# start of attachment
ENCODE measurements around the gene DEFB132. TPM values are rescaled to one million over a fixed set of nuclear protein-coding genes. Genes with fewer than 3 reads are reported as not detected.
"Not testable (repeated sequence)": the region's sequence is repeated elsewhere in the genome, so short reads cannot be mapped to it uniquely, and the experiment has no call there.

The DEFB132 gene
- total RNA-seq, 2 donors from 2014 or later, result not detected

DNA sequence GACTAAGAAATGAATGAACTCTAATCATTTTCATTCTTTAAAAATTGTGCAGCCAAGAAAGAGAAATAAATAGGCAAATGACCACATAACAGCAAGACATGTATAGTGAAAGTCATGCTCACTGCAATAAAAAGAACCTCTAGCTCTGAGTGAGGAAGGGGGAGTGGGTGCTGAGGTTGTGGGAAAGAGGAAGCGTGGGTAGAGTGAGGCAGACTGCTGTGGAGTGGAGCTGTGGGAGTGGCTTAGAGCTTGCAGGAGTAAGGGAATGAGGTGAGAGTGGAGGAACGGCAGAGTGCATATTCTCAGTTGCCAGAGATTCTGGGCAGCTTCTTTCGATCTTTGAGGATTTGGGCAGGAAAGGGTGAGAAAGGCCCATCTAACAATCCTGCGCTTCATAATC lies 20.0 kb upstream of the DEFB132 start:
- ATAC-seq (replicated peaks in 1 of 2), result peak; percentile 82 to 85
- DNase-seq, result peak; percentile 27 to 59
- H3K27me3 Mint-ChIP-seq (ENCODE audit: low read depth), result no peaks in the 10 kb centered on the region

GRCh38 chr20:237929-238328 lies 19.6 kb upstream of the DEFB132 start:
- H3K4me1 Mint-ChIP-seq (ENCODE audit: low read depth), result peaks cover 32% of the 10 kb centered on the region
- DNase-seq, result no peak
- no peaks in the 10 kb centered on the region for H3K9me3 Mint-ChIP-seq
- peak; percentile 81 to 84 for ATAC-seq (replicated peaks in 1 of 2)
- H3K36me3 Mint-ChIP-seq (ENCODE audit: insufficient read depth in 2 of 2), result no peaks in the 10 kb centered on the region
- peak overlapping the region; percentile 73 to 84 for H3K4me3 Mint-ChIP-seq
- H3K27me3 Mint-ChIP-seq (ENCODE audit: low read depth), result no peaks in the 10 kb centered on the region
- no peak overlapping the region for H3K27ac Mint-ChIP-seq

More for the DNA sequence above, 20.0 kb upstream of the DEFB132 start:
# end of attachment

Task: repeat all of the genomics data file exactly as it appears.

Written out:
ENCODE measurements around the gene DEFB132. TPM values are rescaled to one million over a fixed set of nuclear protein-coding genes. Genes with fewer than 3 reads are reported as not detected.
"Not testable (repeated sequence)": the region's sequence is repeated elsewhere in the genome, so short reads cannot be mapped to it uniquely, and the experiment has no call there.

The DEFB132 gene
- total RNA-seq, 2 donors from 2014 or later, result not detected

DNA sequence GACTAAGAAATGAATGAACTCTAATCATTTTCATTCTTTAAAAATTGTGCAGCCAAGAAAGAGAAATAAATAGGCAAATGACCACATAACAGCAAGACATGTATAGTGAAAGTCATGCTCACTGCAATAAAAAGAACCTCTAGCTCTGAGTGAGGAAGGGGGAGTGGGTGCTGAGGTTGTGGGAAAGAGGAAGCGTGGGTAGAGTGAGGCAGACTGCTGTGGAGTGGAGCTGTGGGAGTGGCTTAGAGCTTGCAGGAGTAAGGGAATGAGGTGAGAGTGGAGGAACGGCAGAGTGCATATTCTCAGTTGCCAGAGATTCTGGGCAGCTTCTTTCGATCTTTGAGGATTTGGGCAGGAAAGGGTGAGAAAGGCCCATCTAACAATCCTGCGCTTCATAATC lies 20.0 kb upstream of the DEFB132 start:
- ATAC-seq (replicated peaks in 1 of 2), result peak; percentile 82 to 85
- DNase-seq, result peak; percentile 27 to 59
- H3K27me3 Mint-ChIP-seq (ENCODE audit: low read depth), result no peaks in the 10 kb centered on the region

GRCh38 chr20:237929-238328 lies 19.6 kb upstream of the DEFB132 start:
- H3K4me1 Mint-ChIP-seq (ENCODE audit: low read depth), result peaks cover 32% of the 10 kb centered on the region
- DNase-seq, result no peak
- no peaks in the 10 kb centered on the region for H3K9me3 Mint-ChIP-seq
- peak; percentile 81 to 84 for ATAC-seq (replicated peaks in 1 of 2)
- H3K36me3 Mint-ChIP-seq (ENCODE audit: insufficient read depth in 2 of 2), result no peaks in the 10 kb centered on the region
- peak overlapping the region; percentile 73 to 84 for H3K4me3 Mint-ChIP-seq
- H3K27me3 Mint-ChIP-seq (ENCODE audit: low read depth), result no peaks in the 10 kb centered on the region
- no peak overlapping the region for H3K27ac Mint-ChIP-seq

More for the DNA sequence above, 20.0 kb upstream of the DEFB132 start: